Definitions of join

  1. the shape or manner in which things come together and a connection is made
  2. make contact or come together; " The two roads join here"
  3. become part of; become a member of a group or organization; " He joined the Communist Party as a young man"
  4. be or become joined or united or linked; " The two streets connect to become a highway"; " Our paths joined"; " The travelers linked up again at the airport"
  5. a set containing all and only the members of two or more given sets; " let C be the union of the sets A and B"
  6. come into the company of; " She joined him for a drink"
  7. cause to become joined or linked; " join these two parts so that they fit together"
  8. To bring together, literally or figuratively; to place in contact; to connect; to couple; to unite; to combine; to associate; to add; to append.
  9. To associate one's self to; to be or become connected with; to league one's self with; to unite with; as, to join a party; to join the church.
  10. To unite in marriage.
  11. To enjoin upon; to command.
  12. To accept, or engage in, as a contest; as, to join encounter, battle, issue.
  13. To be contiguous, close, or in contact; to come together; to unite; to mingle; to form a union; as, the hones of the skull join; two rivers join.
  14. The line joining two points; the point common to two intersecting lines.
  15. To unite; connect; to make act, hold, appear, etc., together as one; add or annex; become connected with; as, to join a club; to unite in marriage.
  16. Be in contact; become associated or united.
  17. To connect: to unite: to associate: to add or annex.
  18. To be connected with: to grow together: to be in close contact: to unite ( with).
  19. To meet; be associated; concur.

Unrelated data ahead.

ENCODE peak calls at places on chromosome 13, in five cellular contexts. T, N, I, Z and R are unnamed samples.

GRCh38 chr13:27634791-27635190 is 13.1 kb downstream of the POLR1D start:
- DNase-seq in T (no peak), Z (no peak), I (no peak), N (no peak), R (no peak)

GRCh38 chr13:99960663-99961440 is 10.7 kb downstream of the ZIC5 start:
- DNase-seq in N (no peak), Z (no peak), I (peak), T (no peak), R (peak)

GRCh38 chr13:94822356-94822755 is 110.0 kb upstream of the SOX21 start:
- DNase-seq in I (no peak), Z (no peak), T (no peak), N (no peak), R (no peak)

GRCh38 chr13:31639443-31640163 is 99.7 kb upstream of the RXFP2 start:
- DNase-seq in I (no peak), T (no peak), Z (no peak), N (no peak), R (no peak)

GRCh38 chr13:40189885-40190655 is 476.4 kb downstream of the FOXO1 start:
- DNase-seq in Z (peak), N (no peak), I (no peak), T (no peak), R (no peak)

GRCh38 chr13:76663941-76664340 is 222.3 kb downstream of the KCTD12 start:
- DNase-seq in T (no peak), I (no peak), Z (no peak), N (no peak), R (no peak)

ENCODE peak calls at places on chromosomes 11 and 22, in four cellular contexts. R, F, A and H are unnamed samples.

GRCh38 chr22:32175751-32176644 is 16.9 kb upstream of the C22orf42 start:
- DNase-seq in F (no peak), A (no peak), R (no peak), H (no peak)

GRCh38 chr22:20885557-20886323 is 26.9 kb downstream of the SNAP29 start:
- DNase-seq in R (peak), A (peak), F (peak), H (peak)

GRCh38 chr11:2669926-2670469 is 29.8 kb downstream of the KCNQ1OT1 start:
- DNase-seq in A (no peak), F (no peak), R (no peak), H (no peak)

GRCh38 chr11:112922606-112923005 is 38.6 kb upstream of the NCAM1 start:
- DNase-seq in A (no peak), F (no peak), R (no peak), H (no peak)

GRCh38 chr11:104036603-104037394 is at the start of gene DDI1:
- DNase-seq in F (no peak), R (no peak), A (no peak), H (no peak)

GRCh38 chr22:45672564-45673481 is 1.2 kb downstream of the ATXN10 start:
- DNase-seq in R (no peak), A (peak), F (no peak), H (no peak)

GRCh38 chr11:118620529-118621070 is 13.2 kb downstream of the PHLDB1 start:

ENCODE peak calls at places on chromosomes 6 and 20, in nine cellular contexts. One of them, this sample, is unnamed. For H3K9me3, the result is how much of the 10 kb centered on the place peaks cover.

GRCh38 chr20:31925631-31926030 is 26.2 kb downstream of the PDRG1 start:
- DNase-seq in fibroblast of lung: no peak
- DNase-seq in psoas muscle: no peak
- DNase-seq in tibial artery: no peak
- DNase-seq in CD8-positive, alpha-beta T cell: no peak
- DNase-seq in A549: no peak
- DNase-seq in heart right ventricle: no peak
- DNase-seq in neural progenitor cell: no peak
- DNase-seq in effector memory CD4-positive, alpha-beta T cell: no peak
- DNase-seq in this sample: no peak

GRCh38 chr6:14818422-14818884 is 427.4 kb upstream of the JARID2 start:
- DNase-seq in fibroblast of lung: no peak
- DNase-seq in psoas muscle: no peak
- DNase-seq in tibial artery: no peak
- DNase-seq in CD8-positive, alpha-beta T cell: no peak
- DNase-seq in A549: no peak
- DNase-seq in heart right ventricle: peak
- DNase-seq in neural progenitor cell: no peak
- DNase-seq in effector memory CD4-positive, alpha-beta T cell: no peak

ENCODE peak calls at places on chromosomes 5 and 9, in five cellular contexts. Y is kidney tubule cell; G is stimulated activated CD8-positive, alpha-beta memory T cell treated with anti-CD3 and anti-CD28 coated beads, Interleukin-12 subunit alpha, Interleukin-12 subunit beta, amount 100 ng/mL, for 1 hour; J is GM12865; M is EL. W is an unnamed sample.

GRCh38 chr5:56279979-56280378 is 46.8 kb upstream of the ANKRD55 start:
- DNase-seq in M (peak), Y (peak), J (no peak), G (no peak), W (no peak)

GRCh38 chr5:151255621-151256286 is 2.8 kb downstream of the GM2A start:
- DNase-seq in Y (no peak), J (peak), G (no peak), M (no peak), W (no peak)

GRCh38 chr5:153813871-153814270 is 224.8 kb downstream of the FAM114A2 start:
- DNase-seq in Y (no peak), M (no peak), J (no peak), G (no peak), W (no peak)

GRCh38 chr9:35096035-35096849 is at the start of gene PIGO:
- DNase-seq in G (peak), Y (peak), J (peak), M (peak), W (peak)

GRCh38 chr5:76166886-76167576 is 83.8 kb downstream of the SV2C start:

20. To unite; associate.
  21. To put together; unite; connect; combine.
  22. To engage in ( battle, etc.) together.
  23. Joinery.
  24. To connect; to unite; to associate; to engage in; to enter; to annex.
  25. To grow to; to adhere; to be contiguous or in contact; to unite with in marriage, league, confederacy, partnership, or society.
  26. To connect; to couple; to bring into close union; to unite.

Usage examples for join

  1. They're just mean enough to join hands against us. – On the Frontier by Bret Harte
  2. Burr here's going to join me." – Burr Junior by G. Manville Fenn
  3. She had a married sister in New York, she said, and she hoped some day to join her. – The Charm of Ireland by Burton Egbert Stevenson
  4. " You have, no doubt, a good deal to talk about, and you needn't join us until you're ready," she said. – Masters of the Wheat-Lands by Harold Bindloss
  5. Her poor soul's gone to join her man, and the boy's just- alone." – The Heart of Unaga by Ridgwell Cullum
  6. He wanted me to join him. – The Garden Of Allah by Robert Hichens
  7. " Because I wished you to join it. – From Jest to Earnest by E. P. Roe
  8. They meant to signal, not for help as we thought, but for their people to join them. – Long Ago, Far Away by William Fitzgerald Jenkins AKA Murray Leinster
  9. " Is Mr. Hudson to join you again? – Roderick Hudson by Henry James
  10. He doesn't think them worth fighting for, and what's more, he doesn't think they mean to join him as they have promised. – Athelstane Ford by Allen Upward
  11. Do you mean that she's coming to join us here?" – Monsieur Cherami by Charles Paul de Kock
  12. I suppose I shall join the Club. – The Chink in the Armour by Marie Belloc Lowndes
  13. The women seemed all to join in the same hope. – Clarissa, Volume 5 (of 9) by Samuel Richardson
  14. Wait, I'll join you. – Contemporary One-Act Plays Compiler: B. Roland Lewis by Sir James M. Barrie George Middleton Althea Thurston Percy Mackaye Lady Augusta Gregor Eugene Pillot Anton Tchekov Bosworth Crocker Alfred Kreymborg Paul Greene Arthur Hopkins Paul Hervieu Jeannette Marks Oscar M. Wolff David Pinski Beulah Bornstead Herma
  15. Will you let me join you? – A Maid of the Silver Sea by John Oxenham
  16. Well, suppose you go and I join you there? – Partners of the Out-Trail by Harold Bindloss
  17. I go- I go to join them in my Father's house. – The Priest, The Woman And The Confessional by Father Chiniquy
  18. You certainly intended to join us a month ago, if the opportunity offered. – Can You Forgive Her? by Anthony Trollope
  19. We have decided to join them. – The Fortune of the Rougons by Emile Zola
  20. Why not join them, then and there? – His Second Wife by Ernest Poole